Afraid Of Getting Close? Why People Fear Intimacy

Updated September 14, 2023by Regain Editorial Team

Fear of intimacy is a common challenge for people of all ages. It can come from several sources and can make it challenging to build meaningful relationships. If you struggle with a fear of intimacy or find it hard to get close to people, you are not alone. This article will tell you all about some of the common causes of the fear of intimacy, signs to recognize in a partner or friend, and what you can do to overcome your difficulties with intimacy.

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Fear Of Intimacy Is More Common Than You Might Think

Where Does A Fear Of Intimacy Come From?

To start, it’s important to note that intimacy looks different for everyone. There are many kinds of intimacy – including familial, friendly, emotional, romantic, and sexual – and everyone experiences each of them in their own way. So, we can’t say that the fear of intimacy is rooted in a single cause.

However, to help you better understand your feelings, here are a few potential reasons people experience a fear of intimacy.

Fear Of Abandonment

A deep-rooted fear of loss or abandonment is one of the most common reasons why people fear intimacy. Love and intimacy are associated with the risk of loss, which can be hard for someone who has experienced loss or abandonment in the past.

The fear of abandonment can stem from many sources. A significant loss or abandonment in childhood could lead to a subconscious fear of being abandoned as an adult. To overcome a fear of intimacy, it might help talk through the sources of your anxiety about loss or abandonment with a trusted friend or counselor.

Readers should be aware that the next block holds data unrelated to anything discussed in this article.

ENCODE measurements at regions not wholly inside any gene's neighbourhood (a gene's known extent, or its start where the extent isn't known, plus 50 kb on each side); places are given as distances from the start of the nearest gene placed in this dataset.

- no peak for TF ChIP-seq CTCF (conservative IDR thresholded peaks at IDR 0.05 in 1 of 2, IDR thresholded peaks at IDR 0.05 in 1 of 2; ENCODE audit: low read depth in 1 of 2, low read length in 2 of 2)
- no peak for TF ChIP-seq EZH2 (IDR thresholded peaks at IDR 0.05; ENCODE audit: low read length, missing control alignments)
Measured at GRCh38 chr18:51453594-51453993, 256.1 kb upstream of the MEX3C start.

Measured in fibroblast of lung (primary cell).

Past Trauma

Trauma in a person’s past or childhood can often lead to a fear of intimacy in adulthood.

The loss of a loved one, especially at a young age, might trigger a fear of intimacy — again, because of that deep-rooted fear of being abandoned or losing someone again. Sexual assault and abuse in childhood can also lead to a serious fear of sexual intimacy over time. The fear of being controlled or manipulated by a partner is common in survivors of abuse.

Healing from past trauma is never easy. It takes time and often professional help. Overcoming a fear of intimacy can be an essential step in recovery as it allows survivors to build meaningful, supportive, and intimate relationships in the future.

Fear Of Rejection

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A fear of intimacy can also stem from a fear of rejection. This is common in people afflicted by social anxiety — if you have social anxiety, you might be highly sensitive to criticism and rejection. That sensitivity can lead to a fear of intimacy.

Rejection can hurt, as can loss and abandonment. However, people who avoid intimacy to prevent the sting of rejection often find that same pain in other sources. Building intimacy is essential, and intimate relationships can help to boost self-confidence and reduce social anxiety. So, overcoming the fear of intimacy can help you to overcome the fear of rejection in time.